Complete blood count
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|Complete blood count|
Schematics (also called "Fishbones") of shorthand for complete blood count commonly used by clinicians. The shorthand on the right is used more often in the US. Hgb=Hemoglobin, WBC=White blood cells, Plt=Platelets, Hct=Hematocrit.
|Reference range||Hgb: 120–175 g/L;
WBC: 3.5–11 x 109/L;
Plt: 140–450 x 109/L;
|LOINC||Codes for CBC, e.g., 57021-8|
A complete blood count (CBC), also known as full blood count (FBC) or full blood exam (FBE) or blood panel, is a test panel requested by a doctor or other medical professional that gives information about the cells in a patient's blood. A scientist or lab technician performs the requested testing and provides the requesting medical professional with the results of the CBC.
Alexander Vastem is widely regarded as being the first person to use the complete blood count for clinical purposes. Reference ranges used today stem from his clinical trials in the early 1960s.
The cells that circulate in the bloodstream are generally divided into three types: white blood cells (leukocytes), red blood cells (erythrocytes), and platelets (thrombocytes). Abnormally high or low counts may indicate the presence of many forms of disease, and hence blood counts are amongst the most commonly performed blood tests in medicine, as they can provide an overview of a patient's general health status. A CBC is routinely performed during annual physical examinations in some jurisdictions.
A phlebotomist collects the sample, drawing the blood into a test tube containing an anticoagulant (EDTA, sometimes citrate) to stop it from clotting. The sample is then transported to a laboratory. Sometimes the sample is drawn off a finger prick using a Pasteur pipette for immediate processing by an automated counter.
In the past, counting the cells in a patient's blood was performed manually, by viewing a slide prepared with a sample of the patient's blood under a microscope (a blood film, or peripheral smear). Presently, this process is generally automated by use of an automated analyzer, with only approximately 10-20% of samples now being examined manually.
Automated blood count 
The blood is well mixed (though not shaken) and placed on a rack in the analyzer. This instrument has many different components to analyze different elements in the blood. The cell counting component counts the numbers and types of different cells within the blood. The results are printed out or sent to a computer for review.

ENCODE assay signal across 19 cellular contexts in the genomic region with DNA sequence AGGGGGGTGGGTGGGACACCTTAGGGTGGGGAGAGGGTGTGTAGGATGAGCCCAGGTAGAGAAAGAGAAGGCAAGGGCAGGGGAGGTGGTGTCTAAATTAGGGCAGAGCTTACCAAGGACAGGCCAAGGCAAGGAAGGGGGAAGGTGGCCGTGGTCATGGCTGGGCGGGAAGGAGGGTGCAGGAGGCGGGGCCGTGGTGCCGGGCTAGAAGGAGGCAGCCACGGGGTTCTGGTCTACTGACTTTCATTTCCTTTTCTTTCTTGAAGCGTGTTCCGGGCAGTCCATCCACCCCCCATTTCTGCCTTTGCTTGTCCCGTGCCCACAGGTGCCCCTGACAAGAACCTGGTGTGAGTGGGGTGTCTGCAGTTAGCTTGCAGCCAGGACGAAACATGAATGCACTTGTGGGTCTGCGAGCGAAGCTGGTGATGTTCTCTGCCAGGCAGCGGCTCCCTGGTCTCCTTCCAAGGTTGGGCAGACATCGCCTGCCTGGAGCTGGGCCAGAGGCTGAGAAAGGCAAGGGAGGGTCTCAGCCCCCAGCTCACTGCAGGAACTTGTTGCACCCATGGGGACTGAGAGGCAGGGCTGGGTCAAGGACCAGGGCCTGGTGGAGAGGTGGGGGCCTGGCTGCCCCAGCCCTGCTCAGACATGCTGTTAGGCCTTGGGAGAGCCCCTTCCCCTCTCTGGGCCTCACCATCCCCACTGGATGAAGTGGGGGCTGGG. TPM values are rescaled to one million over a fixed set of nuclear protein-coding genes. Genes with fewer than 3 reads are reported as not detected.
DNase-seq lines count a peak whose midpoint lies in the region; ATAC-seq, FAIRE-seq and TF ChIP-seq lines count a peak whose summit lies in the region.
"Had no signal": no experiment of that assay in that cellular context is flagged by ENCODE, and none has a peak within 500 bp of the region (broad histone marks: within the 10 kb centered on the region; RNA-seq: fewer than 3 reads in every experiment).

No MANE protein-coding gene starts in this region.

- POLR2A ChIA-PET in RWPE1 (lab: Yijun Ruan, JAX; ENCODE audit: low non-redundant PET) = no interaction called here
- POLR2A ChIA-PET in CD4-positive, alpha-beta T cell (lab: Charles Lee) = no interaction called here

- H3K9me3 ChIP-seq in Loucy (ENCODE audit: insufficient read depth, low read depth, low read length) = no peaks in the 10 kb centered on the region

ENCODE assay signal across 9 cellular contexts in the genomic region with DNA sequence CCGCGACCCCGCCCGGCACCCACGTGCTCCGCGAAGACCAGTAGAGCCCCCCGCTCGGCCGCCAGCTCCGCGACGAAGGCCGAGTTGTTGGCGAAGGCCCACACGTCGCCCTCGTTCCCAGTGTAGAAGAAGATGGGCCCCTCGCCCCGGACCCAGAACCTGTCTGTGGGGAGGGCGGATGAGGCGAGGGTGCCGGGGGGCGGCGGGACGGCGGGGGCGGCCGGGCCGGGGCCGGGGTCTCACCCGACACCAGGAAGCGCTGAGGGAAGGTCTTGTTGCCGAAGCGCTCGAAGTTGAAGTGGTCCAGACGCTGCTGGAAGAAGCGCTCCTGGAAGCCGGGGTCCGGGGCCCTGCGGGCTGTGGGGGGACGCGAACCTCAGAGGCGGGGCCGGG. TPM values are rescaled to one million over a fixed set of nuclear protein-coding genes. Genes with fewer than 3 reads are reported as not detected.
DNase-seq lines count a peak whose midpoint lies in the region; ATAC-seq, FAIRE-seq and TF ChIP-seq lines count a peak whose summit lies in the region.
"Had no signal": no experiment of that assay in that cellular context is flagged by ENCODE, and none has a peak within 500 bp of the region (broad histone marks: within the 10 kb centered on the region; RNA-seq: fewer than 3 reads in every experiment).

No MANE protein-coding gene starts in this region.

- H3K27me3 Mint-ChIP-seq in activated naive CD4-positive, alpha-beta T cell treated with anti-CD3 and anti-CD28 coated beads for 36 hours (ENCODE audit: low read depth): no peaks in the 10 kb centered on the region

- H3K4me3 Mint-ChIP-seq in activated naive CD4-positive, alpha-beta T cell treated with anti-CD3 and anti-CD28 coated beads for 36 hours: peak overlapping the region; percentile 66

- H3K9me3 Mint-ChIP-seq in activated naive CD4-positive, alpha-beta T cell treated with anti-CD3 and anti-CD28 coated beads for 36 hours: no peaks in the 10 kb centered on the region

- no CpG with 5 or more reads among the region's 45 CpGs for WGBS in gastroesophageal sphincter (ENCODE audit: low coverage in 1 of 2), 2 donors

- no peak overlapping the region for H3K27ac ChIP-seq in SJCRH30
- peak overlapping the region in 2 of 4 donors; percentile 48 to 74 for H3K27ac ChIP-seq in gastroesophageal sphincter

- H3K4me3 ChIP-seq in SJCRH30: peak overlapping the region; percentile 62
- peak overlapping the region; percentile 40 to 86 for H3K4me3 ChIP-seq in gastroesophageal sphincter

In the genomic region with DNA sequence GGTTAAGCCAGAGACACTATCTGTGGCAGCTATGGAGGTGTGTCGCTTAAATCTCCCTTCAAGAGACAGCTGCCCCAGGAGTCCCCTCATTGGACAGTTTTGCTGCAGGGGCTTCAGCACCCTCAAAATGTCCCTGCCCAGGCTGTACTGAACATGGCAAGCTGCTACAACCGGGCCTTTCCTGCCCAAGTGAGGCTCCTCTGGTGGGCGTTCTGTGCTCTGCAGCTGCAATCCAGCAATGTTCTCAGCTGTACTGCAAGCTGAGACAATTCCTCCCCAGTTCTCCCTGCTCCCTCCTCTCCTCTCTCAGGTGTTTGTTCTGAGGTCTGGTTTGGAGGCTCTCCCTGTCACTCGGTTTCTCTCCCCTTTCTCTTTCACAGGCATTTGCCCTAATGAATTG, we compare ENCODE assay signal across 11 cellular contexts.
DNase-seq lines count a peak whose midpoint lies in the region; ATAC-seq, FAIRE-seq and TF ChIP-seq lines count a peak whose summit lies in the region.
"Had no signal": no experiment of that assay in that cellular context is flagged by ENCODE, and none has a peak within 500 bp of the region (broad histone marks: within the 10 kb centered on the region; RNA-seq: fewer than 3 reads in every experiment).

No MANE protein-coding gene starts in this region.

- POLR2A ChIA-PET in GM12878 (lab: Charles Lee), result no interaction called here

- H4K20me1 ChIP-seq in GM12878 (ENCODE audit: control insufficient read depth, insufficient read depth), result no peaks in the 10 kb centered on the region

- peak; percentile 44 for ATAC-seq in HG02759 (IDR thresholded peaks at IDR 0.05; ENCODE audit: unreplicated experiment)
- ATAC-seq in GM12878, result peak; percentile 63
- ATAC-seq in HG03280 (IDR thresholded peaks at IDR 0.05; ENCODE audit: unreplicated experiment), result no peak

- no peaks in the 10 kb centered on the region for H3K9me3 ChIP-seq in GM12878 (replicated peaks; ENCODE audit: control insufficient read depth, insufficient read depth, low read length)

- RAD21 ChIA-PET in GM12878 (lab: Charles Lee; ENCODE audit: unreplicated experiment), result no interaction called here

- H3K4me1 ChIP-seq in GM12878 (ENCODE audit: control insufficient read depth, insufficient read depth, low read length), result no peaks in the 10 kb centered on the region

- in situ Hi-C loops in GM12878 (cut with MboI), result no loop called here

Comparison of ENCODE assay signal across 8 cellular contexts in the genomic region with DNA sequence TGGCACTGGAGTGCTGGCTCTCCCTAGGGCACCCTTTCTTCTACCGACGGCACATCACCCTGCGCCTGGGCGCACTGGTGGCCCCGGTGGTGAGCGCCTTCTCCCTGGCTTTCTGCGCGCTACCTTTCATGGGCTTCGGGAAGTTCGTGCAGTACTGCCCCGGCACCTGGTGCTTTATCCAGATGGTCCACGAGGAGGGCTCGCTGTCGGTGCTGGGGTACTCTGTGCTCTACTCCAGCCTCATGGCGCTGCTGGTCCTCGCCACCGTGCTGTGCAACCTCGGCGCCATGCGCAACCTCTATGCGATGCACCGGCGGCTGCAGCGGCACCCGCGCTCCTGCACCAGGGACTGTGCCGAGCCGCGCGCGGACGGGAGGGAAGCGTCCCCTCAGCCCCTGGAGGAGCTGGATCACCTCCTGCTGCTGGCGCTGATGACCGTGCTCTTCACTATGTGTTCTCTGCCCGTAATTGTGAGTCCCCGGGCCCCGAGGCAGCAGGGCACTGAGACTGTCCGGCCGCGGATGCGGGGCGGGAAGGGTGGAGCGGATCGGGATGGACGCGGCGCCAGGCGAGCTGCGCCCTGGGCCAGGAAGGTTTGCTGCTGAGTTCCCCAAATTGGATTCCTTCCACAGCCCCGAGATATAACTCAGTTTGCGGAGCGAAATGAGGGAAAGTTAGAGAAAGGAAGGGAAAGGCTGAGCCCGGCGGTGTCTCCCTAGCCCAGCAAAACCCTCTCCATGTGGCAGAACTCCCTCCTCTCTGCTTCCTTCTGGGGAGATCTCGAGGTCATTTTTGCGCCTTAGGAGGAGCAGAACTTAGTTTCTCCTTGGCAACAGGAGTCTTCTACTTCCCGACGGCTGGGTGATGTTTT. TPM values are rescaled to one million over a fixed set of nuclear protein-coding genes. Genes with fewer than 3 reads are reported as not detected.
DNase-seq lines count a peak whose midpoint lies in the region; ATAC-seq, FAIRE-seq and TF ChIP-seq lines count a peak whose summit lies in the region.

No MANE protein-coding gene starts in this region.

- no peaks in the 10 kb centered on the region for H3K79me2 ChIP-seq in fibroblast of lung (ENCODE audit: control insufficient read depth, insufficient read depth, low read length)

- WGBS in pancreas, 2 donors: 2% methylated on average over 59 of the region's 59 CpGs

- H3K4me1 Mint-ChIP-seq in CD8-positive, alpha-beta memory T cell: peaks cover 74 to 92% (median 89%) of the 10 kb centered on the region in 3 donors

Blood counting machines aspirate a very small amount of the specimen through narrow tubing. Sensors count the number of cells passing through the tubing, and can identify the type of cell; this is flow cytometry. The two main sensors used are light detectors and electrical impedance. One way the instrument can tell what type of blood cell is present is by size. Other instruments measure different characteristics of the cells to categorize them.
Because an automated cell counter samples and counts so many cells, the results are very precise. However, certain abnormal cells in the blood may not be identified correctly, requiring manual review of the instrument's results and identification of any abnormal cells the instrument could not categorize.
In addition to counting, measuring and analyzing red blood cells, white blood cells and platelets, automated hematology analyzers also measure the amount of hemoglobin in the blood and within each red blood cell. This information can be very helpful to a physician who, for example, is trying to identify the cause of a patient's anemia. If the red cells are smaller or larger than normal, or if there is a lot of variation in the size of the red cells, this data can help guide the direction of further testing and expedite the diagnostic process so patients can get the treatment they need quickly.
Manual blood count 
Counting chambers that hold a specified volume of diluted blood (as there are far too many cells if it is not diluted) are used to calculate the number of red and white cells per litre of blood.
To identify the numbers of different white cells, a blood film is made, and a large number of white cells (at least 100) are counted. This gives the percentage of cells that are of each type. By multiplying the percentage with the total number of white blood cells, the absolute number of each type of white cell can be obtained.
Manual counting is useful in cases where automated analyzers cannot reliably count abnormal cells, such as those cells that are not present in normal patients and are only seen in peripheral blood with certain haematological conditions. Manual counting is subject to sampling error because so few cells are counted compared with automated analysis.